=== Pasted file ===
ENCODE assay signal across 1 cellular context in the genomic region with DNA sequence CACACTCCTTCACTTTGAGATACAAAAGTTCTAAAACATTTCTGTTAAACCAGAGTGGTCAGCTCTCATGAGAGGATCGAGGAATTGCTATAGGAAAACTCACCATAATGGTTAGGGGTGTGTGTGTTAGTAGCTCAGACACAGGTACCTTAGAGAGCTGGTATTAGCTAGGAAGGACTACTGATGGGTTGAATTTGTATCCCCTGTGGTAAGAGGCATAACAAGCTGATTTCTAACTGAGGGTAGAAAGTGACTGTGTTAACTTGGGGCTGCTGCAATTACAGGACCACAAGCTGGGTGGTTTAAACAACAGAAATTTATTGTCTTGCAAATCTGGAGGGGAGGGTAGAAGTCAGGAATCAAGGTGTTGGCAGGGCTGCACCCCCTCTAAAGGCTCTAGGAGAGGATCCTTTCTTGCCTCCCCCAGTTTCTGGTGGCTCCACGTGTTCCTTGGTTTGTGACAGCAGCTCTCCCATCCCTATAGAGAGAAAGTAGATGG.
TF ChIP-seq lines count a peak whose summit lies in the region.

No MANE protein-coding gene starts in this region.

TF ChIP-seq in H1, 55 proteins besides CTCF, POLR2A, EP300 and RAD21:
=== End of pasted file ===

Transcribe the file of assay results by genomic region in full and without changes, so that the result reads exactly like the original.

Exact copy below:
ENCODE assay signal across 1 cellular context in the genomic region with DNA sequence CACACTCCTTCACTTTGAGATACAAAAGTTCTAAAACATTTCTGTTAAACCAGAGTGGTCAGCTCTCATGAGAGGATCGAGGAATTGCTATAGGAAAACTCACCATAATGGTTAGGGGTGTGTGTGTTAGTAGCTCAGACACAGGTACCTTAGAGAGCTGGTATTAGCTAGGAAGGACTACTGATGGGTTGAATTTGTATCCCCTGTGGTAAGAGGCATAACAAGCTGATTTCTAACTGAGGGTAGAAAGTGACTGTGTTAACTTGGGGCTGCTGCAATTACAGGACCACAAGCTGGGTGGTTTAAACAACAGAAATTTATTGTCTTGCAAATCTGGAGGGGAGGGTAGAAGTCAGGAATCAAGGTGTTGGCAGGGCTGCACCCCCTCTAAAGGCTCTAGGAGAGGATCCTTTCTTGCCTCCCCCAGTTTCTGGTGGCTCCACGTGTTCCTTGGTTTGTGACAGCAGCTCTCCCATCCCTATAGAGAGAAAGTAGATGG.
TF ChIP-seq lines count a peak whose summit lies in the region.

No MANE protein-coding gene starts in this region.

TF ChIP-seq in H1, 55 proteins besides CTCF, POLR2A, EP300 and RAD21: